Comp 23 results: Feeling Blank

HappenStance Competition 23: Feeling Blank

Colour photo of bookshelf with two little birds, one a Xmas decoration and one glass. The birds are looking at each other. Behind them a row of book spines, various colours.

Judge’s Comments: Helena Nelson (HappenStance editor)

Some hugely enjoyable poems came in for this competition. Some, however, had to be ruled out because they rhymed (which the rules excluded) or because although their authors may have thought they were in iambic pentameter, I didn’t. It’s a tricky business writing in a regular form and at the same time accommodating variation. So it’s not that every single line has to go te-dum, te-dum, te-dum, te-dum, te-DUM– but that pattern does underpin everything, and the ear needs to hear each line working either in that pattern or around or against it (as in the last two lines of the winning poem).

There were also entries in lovely iambic pentameter which I didn’t select because I liked them in part but not totally. As usual, I wanted several to end just before they did. Some last lines fell flat and to me sounded like they were trying not to rhyme while really wanting to (had the rules not excluded rhyme this might not have mattered).

All in all, judging is always partly subjective. I’d like to praise Janis Clark (lovely use of place-names), Sandra Horn (end on line 11 and it’s a winner), Peter Gallagher (beware: three lines rhyme), Eunice Lorrimer-Roberts (good garden piece, and topical), Stephanie Blythe’s lovely Christmas list, Les Berry (neatly retro), Eleanor Vale (chilling), Tracy Davidson (shades of Robert Browning), Douglas Hall (re-think last line perhaps?).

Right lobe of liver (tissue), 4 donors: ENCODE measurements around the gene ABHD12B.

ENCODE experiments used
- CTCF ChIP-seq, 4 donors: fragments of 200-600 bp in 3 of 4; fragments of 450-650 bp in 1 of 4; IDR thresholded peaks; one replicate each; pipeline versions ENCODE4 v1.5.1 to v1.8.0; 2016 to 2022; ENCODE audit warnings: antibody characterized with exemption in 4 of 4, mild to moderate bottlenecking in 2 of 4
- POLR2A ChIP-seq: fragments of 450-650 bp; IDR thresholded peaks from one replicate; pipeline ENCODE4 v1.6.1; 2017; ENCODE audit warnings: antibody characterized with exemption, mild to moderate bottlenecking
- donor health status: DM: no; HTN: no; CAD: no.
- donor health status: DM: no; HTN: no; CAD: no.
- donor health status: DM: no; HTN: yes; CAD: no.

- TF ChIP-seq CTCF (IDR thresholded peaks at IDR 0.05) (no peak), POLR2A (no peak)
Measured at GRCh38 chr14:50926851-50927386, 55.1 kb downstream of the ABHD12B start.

Tim Kiely nearly won with ‘Preparing Eggs for Easter’, which uses iambic pentameter beautifully and was a strong contender. My favourite bit of this poem is 

                                              [ … ] We sit
and watch. The kettle breathes. I take your hand.
It doesn’t go quite as we hoped. Our shades
don’t take. Even the royal blue that folds
luxurious from cabbage leaves laps up
against the shell and leaves it pale.

The ‘luxurious’ there is no less than delicious. For me, the end of the poem was not as good as the middle, albeit formally pleasing.

And Annie Fisher also nearly won with ‘Falling’. First-rate use of form, and what a cracking opening two lines!

I can’t forget a boy I barely knew
who rode into the sky one afternoon.

But I would suggest cutting the third stanza and ensuring that only one line ends with the word ‘fall’ the last one).

The poem I’ve chosen as winner looks modest but the more I read it, the more I like it, even though I might prefer ‘he’ rather than ‘it’ throughout. I’m also rather fond of toads, so that might be a factor, as was the utterly satisfying inclusion of the iambically tripping word ‘unmetaphorical’ . Well done, Mark Totterdell, for ‘Bufo’. 


Can it be glad I picked it off the path?
It’s dull as mud, gnarled as a crumpled leaf.
It fills my hand, unmetaphorical.
Is this walled scrap of garden all its world?
Its warts will not be charmed or doctored off.
There is no gem, but is the poison real?
And is it true what I knew as a child?
Does my skin burn its cool skin like a flame?

No more competitions for a while. HappenStance is having a rethink about many aspects of its business, this being only one of them.

If competitions start up again, I’ll notify all who have signed up for notifications.



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